MR. McCLELLAN: Well, China has indicated in the past that they intend to move toward greater flexibility and it's something that we support, it's something that we encourage. It's --
Q -- for our manufacturers --
MR. McCLELLAN: That's right. It is our view that currency values are best set in open and competitive markets. And so Secretary Snow is in China now. He will be discussing those issues with the Chinese. And that's an important step forward.
Q Scott, as you know, while the President was on vacation, the non-partisan Congressional Budget Office came out with new deficit estimates, saying the deficit is going to be $1.4 trillion over the next 10 years. Now, the President is out there making speeches in Seattle last week and elsewhere, saying his policies will cut the deficit in half by 2008. When he says he'll cut the deficit in half, is he including in his arithmetic the cost of war and reconstruction in Iraq, reconstruction in Afghanistan, a prescription drug benefit, or making the tax cuts permanent, all things he is arguing for --
MR. McCLELLAN: Well, as a matter of fact, a lot of what you just brought up is in our budget proposal that we put forth to Congress. And what the President has emphasized in his budget --
Q -- reconstructing Iraq?
MR. McCLELLAN: -- what the President has emphasized in his budget proposal -- well, that's a step that we're addressing as we assess what is needed and what the exact needs are and what the international participation will be. But as Congress moves forward on important priorities, it is important that they show spending restraint. That will help us address this.
We also have taken steps to strengthen our economy, get our economy growing. The best way to address this is to get our economy growing and show spending restraint on areas other than our highest priorities, so that we can address that and we can begin to cut that in half over the next several years.
Q So you're saying --
MR. McCLELLAN: But the President's highest priority and his focus is on creating jobs and strengthening our economy. That's where his focus is.
Q Fair enough. I'm trying to figure out what his arithmetic is. And it sounds like you're saying, yes, when the President says he will -- his policies will cut the deficit in half, he is including the cost of war and reconstruction in Iraq, reconstruction in Afghanistan, a prescription drug benefit, making the tax cuts permanent.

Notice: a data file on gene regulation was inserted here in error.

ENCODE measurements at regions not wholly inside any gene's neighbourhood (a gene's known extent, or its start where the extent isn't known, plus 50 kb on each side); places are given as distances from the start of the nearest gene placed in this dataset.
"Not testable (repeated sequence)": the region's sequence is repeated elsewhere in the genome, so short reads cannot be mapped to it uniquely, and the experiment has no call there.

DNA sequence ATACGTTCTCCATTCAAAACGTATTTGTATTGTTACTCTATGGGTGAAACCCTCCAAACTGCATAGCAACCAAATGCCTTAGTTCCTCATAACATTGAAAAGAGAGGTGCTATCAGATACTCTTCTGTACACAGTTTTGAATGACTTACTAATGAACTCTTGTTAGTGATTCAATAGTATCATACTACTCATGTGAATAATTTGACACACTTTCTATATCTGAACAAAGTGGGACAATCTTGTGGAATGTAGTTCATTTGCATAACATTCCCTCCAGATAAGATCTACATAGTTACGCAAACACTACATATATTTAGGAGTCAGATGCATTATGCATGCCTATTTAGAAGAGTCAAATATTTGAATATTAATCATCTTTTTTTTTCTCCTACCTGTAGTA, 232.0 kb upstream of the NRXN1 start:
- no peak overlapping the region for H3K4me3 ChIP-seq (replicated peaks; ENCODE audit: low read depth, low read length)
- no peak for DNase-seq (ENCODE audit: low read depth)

MR. McCLELLAN: Certainly the Medicare and the tax proposals, those are issues that are put forward in our budget proposals. In terms of cost of reconstruction, those are issues that we have to address as we know what our needs are and as the facts become available to us, in terms of what is needed and in terms of precise cost, to address the war in Iraq. But, yes, in terms of Medicare, that's all within our budget. In terms of the tax cuts, that's within our budget. And if Congress will hold the line on spending -- the President's fiscal year '04 budget holds the line on spending to, I think, 4 percent -- we can address the deficit.
But what's most important is to get the economy growing even stronger than it already is. There are a number of positive signs out there from the recent GDP numbers to low interest rates to housing starts and consumer spending. So the President is continuing to act to strengthen our economy. And that will get more revenues coming in to address that.
Q Just one more. As a fiscal conservative, is he proud of his fiscal record?
MR. McCLELLAN: Well, Terry, if you remember -- absolutely, the President focuses on our highest priorities and then makes sure that in other areas that we are showing fiscal restraint. And that's what he's doing. But remember, remember the situation that we have faced, the challenges that we have faced when it has come to our economy. When the President came into office he inherited a recession. Then, as we were beginning to pull out of that recession, the terrorists attacked us on our home front. Then we had the corporate scandals; we worked to address that. We worked to act on getting our economy growing by passing tax relief. Then we passed additional tax relief, which is beginning to be realized and the people are beginning to realize the benefits of that not only in their paychecks, but through the child tax credit, as well. So there's more money to spend and put back into the economy.
Q Are you working on a package for the manufacturing industry that would include tax credits?